HYDERABAD: On July 1, when the Telangana government kick-started its vaccination drive for citizens above the age of 18, nearly three lakh vaccination slots opened up on the CoWin portal. The slots were fully booked in a matter of minutes in Hyderabad, but in the remote tribal pockets of Adilabad, like Jhari and Gajiguda, only a handful of people turned up at the vaccination centres.
Analysis of data on the CoWin dashboard shows that of the 10 districts recognised as scheduled areas, three, namely Adilabad, Asifabad and Nagarkurnool, have barely managed to vaccinate 10 per cent of their total population with one dose. The remaining — Mancherial, Kothagudem, Nirmal, Mahabubabad, Jangaon, Mulugu and Khammam — have vaccinated less than 20 per cent of their population. This is far lower than the State’s average of 32 per cent. Officials attribute the poor turnout to a confluence of factors, ranging from lack of awareness and superstition to poor access to sparsely available health facilities.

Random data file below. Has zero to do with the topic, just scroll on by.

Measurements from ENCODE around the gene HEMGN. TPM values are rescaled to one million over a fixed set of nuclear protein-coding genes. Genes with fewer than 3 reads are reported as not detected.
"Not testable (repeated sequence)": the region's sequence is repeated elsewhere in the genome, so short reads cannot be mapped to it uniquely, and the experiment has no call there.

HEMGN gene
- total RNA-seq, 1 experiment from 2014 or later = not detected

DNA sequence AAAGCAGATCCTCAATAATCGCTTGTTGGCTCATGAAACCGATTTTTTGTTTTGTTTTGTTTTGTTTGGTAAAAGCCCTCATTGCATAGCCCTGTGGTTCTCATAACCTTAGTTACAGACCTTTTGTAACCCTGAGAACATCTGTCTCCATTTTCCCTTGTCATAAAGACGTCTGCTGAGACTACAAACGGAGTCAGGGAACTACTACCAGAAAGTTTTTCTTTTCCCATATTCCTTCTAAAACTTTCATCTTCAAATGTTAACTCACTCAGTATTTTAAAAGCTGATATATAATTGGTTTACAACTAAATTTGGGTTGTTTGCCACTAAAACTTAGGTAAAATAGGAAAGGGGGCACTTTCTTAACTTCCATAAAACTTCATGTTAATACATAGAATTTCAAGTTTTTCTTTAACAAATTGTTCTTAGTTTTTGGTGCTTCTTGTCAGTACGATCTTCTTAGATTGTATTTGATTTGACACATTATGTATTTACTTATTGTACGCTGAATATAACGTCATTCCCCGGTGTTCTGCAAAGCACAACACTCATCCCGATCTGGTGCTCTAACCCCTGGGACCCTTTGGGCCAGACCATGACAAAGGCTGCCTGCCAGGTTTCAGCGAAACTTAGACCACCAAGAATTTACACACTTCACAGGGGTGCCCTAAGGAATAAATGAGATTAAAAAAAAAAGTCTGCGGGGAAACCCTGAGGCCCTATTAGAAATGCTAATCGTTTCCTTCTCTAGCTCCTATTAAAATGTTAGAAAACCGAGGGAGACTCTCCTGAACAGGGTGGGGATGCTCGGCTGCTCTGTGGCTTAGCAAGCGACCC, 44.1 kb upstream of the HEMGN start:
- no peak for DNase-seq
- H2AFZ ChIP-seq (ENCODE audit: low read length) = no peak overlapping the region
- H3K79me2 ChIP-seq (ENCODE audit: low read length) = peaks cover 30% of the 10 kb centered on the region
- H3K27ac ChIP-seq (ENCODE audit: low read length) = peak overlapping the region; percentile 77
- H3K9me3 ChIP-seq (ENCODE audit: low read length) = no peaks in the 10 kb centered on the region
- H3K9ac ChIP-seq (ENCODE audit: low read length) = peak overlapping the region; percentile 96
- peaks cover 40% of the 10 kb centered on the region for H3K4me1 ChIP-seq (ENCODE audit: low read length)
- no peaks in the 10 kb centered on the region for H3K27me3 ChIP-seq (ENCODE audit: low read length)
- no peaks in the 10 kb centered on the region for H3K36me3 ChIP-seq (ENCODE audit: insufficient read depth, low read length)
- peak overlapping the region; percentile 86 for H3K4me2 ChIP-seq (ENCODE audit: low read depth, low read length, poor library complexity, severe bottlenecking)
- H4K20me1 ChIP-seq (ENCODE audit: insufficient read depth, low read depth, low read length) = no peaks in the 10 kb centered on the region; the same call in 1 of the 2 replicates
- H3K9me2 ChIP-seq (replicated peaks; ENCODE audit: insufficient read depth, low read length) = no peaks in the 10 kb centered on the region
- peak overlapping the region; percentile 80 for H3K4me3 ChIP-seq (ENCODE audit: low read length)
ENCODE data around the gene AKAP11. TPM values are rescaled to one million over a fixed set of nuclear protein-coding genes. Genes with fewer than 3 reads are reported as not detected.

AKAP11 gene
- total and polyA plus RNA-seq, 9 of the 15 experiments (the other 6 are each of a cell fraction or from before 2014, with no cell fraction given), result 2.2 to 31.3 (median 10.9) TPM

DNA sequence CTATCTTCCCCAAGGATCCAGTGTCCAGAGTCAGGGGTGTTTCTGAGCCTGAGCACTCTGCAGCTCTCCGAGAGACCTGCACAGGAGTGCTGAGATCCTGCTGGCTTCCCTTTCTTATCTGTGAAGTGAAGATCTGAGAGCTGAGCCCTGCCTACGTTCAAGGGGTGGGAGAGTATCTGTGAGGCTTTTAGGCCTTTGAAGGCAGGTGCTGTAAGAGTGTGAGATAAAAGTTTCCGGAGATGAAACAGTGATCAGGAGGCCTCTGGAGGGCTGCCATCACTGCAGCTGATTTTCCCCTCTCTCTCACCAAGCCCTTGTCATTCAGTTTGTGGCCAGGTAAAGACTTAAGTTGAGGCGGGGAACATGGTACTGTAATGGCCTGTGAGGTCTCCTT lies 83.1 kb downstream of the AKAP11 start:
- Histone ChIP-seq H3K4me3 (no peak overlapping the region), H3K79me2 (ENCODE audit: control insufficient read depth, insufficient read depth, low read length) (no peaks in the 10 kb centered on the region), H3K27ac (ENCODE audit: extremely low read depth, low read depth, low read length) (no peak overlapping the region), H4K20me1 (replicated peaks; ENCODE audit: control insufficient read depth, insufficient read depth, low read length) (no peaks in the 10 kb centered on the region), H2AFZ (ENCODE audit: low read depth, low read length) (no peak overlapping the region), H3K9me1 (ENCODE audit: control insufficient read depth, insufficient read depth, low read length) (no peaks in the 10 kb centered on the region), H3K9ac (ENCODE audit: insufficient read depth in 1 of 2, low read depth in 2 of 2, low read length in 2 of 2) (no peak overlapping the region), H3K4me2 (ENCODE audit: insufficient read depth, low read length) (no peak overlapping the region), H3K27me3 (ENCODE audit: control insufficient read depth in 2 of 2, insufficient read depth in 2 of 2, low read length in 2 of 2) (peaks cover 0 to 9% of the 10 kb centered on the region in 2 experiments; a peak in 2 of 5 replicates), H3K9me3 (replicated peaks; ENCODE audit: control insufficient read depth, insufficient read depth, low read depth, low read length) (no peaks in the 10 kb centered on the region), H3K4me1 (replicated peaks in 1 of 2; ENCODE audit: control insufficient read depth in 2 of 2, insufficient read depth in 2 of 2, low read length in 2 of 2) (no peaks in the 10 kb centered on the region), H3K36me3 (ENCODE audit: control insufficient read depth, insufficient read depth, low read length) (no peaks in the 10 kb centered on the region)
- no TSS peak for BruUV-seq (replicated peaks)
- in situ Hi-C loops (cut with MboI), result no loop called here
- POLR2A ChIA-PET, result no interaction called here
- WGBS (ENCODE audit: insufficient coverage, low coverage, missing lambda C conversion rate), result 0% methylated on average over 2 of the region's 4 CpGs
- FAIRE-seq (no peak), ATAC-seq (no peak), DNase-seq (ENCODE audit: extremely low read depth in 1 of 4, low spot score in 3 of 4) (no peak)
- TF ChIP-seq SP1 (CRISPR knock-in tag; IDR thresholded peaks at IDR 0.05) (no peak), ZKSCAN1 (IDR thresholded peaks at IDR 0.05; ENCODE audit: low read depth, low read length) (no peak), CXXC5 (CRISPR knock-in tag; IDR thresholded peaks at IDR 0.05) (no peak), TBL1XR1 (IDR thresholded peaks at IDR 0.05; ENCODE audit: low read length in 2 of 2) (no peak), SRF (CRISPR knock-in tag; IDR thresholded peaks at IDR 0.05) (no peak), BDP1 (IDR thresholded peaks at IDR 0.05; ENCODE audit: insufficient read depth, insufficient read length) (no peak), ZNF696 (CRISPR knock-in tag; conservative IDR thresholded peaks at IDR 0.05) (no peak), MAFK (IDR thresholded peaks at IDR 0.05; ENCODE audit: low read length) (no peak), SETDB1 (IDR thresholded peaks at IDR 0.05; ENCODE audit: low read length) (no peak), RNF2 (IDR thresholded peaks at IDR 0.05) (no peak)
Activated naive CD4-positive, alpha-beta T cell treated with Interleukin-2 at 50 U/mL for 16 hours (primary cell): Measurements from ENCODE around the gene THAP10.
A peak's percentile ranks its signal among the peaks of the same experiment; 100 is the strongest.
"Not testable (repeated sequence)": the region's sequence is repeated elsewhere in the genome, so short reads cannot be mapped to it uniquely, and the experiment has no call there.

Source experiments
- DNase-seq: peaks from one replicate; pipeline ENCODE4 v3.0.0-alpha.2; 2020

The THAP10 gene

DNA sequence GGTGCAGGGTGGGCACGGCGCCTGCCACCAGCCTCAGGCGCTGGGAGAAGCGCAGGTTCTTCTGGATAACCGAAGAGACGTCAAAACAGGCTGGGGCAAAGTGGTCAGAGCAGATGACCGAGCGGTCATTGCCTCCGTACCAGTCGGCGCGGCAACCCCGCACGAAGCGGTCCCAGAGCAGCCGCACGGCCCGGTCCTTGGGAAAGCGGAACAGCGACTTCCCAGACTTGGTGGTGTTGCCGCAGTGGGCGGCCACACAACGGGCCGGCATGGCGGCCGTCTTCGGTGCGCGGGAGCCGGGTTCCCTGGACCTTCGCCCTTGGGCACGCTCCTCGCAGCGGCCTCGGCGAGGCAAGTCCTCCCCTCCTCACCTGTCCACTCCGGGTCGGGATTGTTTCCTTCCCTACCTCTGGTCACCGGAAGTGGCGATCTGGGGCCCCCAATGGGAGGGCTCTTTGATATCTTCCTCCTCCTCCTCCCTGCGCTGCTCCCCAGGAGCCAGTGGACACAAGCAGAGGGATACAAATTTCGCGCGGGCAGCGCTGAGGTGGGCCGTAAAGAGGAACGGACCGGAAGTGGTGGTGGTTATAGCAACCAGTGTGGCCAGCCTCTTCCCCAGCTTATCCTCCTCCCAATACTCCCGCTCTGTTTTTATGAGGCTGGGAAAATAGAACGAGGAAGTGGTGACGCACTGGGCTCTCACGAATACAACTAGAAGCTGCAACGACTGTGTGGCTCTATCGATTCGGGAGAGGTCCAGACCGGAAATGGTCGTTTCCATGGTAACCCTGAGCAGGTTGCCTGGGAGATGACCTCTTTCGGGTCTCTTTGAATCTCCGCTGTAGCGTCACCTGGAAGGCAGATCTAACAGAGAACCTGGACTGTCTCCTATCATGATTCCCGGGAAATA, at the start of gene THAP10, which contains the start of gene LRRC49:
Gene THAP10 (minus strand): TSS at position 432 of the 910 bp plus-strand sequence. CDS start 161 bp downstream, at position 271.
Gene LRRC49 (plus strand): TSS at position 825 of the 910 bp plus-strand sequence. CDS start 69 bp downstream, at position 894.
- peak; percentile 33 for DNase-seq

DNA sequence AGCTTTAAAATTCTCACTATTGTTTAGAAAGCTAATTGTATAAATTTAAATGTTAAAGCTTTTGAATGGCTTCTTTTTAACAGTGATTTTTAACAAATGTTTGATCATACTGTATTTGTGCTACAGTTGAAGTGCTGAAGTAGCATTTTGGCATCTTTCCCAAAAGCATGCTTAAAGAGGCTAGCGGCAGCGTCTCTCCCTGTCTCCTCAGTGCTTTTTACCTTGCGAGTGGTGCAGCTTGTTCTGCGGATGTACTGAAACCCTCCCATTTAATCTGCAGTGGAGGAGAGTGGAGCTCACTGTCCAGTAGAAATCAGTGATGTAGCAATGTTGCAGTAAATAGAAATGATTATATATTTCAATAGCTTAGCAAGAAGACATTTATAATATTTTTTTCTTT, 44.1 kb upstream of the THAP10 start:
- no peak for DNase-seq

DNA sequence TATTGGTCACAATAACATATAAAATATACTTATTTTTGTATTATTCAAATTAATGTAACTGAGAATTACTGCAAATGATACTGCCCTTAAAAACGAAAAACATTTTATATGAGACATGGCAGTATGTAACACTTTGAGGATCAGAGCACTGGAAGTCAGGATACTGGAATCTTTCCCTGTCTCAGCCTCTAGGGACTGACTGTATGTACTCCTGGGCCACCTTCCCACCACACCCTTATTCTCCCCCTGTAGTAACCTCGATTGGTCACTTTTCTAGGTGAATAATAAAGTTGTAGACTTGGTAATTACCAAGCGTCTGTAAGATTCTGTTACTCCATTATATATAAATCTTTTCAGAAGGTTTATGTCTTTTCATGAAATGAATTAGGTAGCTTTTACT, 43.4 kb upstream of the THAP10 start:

“Many tribals worship a local deity and believe that the deity alone can cure all diseases. We are, therefore, sensitising local leaders, Patels, who can spread awareness in tribal hamlets,” said Bhavesh Mishra, project officer at Integrated Tribal Development Agency-Utnoor. Lack of connectivity is another primary concern. “Over the last two months, we have visited nearly 40 tribal hamlets in the State, only to encounter the same issue: distance. If one has no access to private vehicles, it is impossible to reach the vaccination site,” said Sai Teja from Feed the Needy. “There is also a severe lack of manpower and resources. The region has been struggling with a dearth of health staffers and primary health centres (PHC) for many years now,” said a health official from Utnoor.